Several years ago Schreyer departed Audi to take over design chief duties at KIA. Being dropped on a very ambitious brand with little to no design heritage presented a significant challenge for the German though more and more handsome products from the Korean brand thanks to Schreyer's keen eye prove this was a very smart move for KIA. Though no longer in the Audi fold, we're enjoying watching Peter's work from afar.

7.) Walter de Silva, Volkswagen Group Design Chief
2011 Rank: 11
You know Audi's trademark shield grille? Yep, that's a Walter de Silva thing. When Walter de Silva retires from design he will be lauded as an icon. Heck, he likely already is one. The influence de Silva's discerning eye has had on Audi and its parent the Volkswagen Group is likely immeasurable. de Silva protege Wolfgang Egger has just taken over the reigns at Audi as brand design boss as well. The future is bright.

6.) Ferdinand Piech, Volkswagen AG Chairman
2011 Rank: 2

It is known that Ferdinand Porsche created a dynasty within the automotive world and that a number of his grandchildren have carried on in the family business and to wild degrees of success. It is also known that of that group of grandchildren, it was Ferdinand Piech who did not carry the Porsche name. Perhaps it was this factor or one of many others that lead to a tenacity nearly unmatched in the automotive industry. By sheer will it often seems like Piech succeeds and we'd not bet against him as a result.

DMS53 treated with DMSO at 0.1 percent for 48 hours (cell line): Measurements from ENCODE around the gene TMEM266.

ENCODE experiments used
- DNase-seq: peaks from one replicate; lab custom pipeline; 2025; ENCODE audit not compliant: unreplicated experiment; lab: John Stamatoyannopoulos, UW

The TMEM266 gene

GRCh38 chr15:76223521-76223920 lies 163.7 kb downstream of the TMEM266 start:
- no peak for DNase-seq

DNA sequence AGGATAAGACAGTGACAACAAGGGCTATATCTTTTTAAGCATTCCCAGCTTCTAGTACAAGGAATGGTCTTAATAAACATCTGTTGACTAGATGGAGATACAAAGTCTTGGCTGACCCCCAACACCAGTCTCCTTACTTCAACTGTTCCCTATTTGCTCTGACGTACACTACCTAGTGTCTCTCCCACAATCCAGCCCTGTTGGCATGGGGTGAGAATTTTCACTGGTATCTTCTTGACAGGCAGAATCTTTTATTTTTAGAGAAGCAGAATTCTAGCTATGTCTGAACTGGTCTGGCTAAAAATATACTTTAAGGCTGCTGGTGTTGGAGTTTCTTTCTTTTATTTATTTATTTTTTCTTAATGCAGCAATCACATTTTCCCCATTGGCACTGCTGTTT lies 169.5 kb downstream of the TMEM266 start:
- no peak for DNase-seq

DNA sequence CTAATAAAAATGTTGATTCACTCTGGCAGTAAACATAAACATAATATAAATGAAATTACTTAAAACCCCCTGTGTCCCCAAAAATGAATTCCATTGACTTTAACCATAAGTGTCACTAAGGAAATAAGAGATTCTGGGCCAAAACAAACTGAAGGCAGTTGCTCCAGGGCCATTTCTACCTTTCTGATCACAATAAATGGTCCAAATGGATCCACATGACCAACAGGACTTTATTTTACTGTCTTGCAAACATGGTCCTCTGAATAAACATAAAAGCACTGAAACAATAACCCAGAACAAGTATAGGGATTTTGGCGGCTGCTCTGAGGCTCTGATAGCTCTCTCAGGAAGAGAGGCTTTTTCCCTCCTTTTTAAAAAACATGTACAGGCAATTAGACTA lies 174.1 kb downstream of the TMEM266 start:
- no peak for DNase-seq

Thanks to Piech we had the Porsche 917, the Audi quattro and the Bugatti Veyron. Thanks to Piech and his strong management we have a very healthy Audi brand as it exists today. Piech turns 75 on April 17 this year and his term as the Chairman at Volkswagen is set to end two days later. The acquisition of Porsche still hasn't been finalized and as of yet he hasn't reached his goal of taking the mantle of 'World's largest car manufacturer from Toyota' and even at 75 Piech seems like he's got plenty left to prove. We wouldn't be surprised to see him stick on just a bit longer.

4.) Martin Winterkorn, Volkswagen AG Board of Management Chairman
2011 Rank: 4
Martin Winterkorn preceded Rupert Stadler as head of Audi and under his stewardship we saw a revolution, including the hiring of Walter de Silva, the creation of the Audi Q series of crossovers and the introduction of the R8. Winterkorn took a third place luxury brand in Germany and made it the most dominant of its peers through massive rollout of tier 1 product and backing it up with year over year success at Le Mans. By introducing the MLB modular matrix, Winterkorn led the way to the greation of ultimately flexible platform component systems that are now being replicated for transverse engine cars (MQB), mid-engine cars (MSS and MSB-M) and more. With Winterkorn at the wheel, it Piech's goals for growth seem most attainable but the going won't be entirely smooth. For one, there's the matter of Porsche's acquisition that seems to never be fully accomplished thanks to a mire of legal proceedings that have surrounded it. Even still, MT suggests Winterkorn's outlook is excellent and we'd fully agree.

Above is our impression of the executives at hand, no doubt just a bit biased given this is an Audi website. We'd suggest you check out the Power List in the February issue of Motor Trend to see who else is there and hear their own take on the executives and designers above . Check it out on pp. 74-82.